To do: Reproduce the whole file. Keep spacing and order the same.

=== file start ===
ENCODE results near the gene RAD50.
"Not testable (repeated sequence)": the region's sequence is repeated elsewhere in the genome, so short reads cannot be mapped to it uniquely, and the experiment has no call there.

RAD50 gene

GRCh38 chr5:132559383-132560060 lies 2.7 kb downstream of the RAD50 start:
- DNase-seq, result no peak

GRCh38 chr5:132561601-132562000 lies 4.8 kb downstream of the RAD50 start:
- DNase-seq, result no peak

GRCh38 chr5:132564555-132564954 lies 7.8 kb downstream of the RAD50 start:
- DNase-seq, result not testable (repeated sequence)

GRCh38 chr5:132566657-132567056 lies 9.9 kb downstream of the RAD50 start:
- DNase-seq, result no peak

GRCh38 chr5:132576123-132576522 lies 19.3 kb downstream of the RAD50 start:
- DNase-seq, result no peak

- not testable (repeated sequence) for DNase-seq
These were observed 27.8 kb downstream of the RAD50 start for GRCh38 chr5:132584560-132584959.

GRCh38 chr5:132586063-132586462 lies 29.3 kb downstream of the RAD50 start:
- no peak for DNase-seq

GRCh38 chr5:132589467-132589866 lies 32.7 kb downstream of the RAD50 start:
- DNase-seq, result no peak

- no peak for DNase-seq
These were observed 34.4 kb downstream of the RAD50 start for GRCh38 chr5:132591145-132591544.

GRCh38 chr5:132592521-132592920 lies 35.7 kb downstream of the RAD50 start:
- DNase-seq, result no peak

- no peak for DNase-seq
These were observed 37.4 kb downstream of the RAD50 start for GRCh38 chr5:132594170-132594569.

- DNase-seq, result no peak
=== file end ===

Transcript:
ENCODE results near the gene RAD50.
"Not testable (repeated sequence)": the region's sequence is repeated elsewhere in the genome, so short reads cannot be mapped to it uniquely, and the experiment has no call there.

RAD50 gene

GRCh38 chr5:132559383-132560060 lies 2.7 kb downstream of the RAD50 start:
- DNase-seq, result no peak

GRCh38 chr5:132561601-132562000 lies 4.8 kb downstream of the RAD50 start:
- DNase-seq, result no peak

GRCh38 chr5:132564555-132564954 lies 7.8 kb downstream of the RAD50 start:
- DNase-seq, result not testable (repeated sequence)

GRCh38 chr5:132566657-132567056 lies 9.9 kb downstream of the RAD50 start:
- DNase-seq, result no peak

GRCh38 chr5:132576123-132576522 lies 19.3 kb downstream of the RAD50 start:
- DNase-seq, result no peak

- not testable (repeated sequence) for DNase-seq
These were observed 27.8 kb downstream of the RAD50 start for GRCh38 chr5:132584560-132584959.

GRCh38 chr5:132586063-132586462 lies 29.3 kb downstream of the RAD50 start:
- no peak for DNase-seq

GRCh38 chr5:132589467-132589866 lies 32.7 kb downstream of the RAD50 start:
- DNase-seq, result no peak

- no peak for DNase-seq
These were observed 34.4 kb downstream of the RAD50 start for GRCh38 chr5:132591145-132591544.

GRCh38 chr5:132592521-132592920 lies 35.7 kb downstream of the RAD50 start:
- DNase-seq, result no peak

- no peak for DNase-seq
These were observed 37.4 kb downstream of the RAD50 start for GRCh38 chr5:132594170-132594569.

- DNase-seq, result no peak